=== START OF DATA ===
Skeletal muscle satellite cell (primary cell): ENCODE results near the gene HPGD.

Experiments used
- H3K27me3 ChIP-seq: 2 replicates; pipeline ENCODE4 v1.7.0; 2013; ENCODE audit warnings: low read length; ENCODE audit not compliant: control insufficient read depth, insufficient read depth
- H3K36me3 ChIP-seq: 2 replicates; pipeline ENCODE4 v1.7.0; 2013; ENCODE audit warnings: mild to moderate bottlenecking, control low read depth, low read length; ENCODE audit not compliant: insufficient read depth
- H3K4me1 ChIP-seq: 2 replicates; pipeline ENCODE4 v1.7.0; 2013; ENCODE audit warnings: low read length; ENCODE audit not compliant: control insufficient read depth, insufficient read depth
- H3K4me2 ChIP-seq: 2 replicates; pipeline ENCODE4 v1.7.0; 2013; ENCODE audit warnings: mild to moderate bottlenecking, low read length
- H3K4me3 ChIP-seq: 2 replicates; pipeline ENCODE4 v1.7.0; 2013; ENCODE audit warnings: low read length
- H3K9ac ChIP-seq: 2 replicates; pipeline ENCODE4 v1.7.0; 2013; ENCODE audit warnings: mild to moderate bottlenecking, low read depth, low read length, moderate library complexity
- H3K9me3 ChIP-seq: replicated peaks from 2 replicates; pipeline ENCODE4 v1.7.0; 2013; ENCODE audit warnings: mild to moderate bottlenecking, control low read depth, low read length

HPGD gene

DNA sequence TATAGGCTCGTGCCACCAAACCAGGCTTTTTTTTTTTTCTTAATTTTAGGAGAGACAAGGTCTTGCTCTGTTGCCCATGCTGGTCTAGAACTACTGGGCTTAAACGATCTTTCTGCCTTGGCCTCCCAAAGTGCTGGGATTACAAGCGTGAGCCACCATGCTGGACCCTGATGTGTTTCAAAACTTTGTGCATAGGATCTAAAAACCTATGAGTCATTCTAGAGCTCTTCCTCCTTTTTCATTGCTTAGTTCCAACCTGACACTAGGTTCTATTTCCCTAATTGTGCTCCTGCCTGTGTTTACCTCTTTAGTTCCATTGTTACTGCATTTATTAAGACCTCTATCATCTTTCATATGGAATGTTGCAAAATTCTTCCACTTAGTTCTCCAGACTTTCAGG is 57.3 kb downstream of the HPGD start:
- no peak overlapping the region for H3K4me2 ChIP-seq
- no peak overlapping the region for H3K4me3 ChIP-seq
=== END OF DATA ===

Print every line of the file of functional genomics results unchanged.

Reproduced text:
Skeletal muscle satellite cell (primary cell): ENCODE results near the gene HPGD.

Experiments used
- H3K27me3 ChIP-seq: 2 replicates; pipeline ENCODE4 v1.7.0; 2013; ENCODE audit warnings: low read length; ENCODE audit not compliant: control insufficient read depth, insufficient read depth
- H3K36me3 ChIP-seq: 2 replicates; pipeline ENCODE4 v1.7.0; 2013; ENCODE audit warnings: mild to moderate bottlenecking, control low read depth, low read length; ENCODE audit not compliant: insufficient read depth
- H3K4me1 ChIP-seq: 2 replicates; pipeline ENCODE4 v1.7.0; 2013; ENCODE audit warnings: low read length; ENCODE audit not compliant: control insufficient read depth, insufficient read depth
- H3K4me2 ChIP-seq: 2 replicates; pipeline ENCODE4 v1.7.0; 2013; ENCODE audit warnings: mild to moderate bottlenecking, low read length
- H3K4me3 ChIP-seq: 2 replicates; pipeline ENCODE4 v1.7.0; 2013; ENCODE audit warnings: low read length
- H3K9ac ChIP-seq: 2 replicates; pipeline ENCODE4 v1.7.0; 2013; ENCODE audit warnings: mild to moderate bottlenecking, low read depth, low read length, moderate library complexity
- H3K9me3 ChIP-seq: replicated peaks from 2 replicates; pipeline ENCODE4 v1.7.0; 2013; ENCODE audit warnings: mild to moderate bottlenecking, control low read depth, low read length

HPGD gene

DNA sequence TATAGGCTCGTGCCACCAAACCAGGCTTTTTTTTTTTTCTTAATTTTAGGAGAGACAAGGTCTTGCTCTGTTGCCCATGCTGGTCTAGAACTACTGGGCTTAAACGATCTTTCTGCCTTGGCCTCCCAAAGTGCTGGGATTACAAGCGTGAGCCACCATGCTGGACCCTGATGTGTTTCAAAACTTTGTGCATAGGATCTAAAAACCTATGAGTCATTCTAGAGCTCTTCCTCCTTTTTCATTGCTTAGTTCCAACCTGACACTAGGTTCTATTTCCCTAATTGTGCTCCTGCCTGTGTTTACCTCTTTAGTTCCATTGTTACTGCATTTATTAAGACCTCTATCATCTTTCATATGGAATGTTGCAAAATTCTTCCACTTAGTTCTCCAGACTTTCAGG is 57.3 kb downstream of the HPGD start:
- no peak overlapping the region for H3K4me2 ChIP-seq
- no peak overlapping the region for H3K4me3 ChIP-seq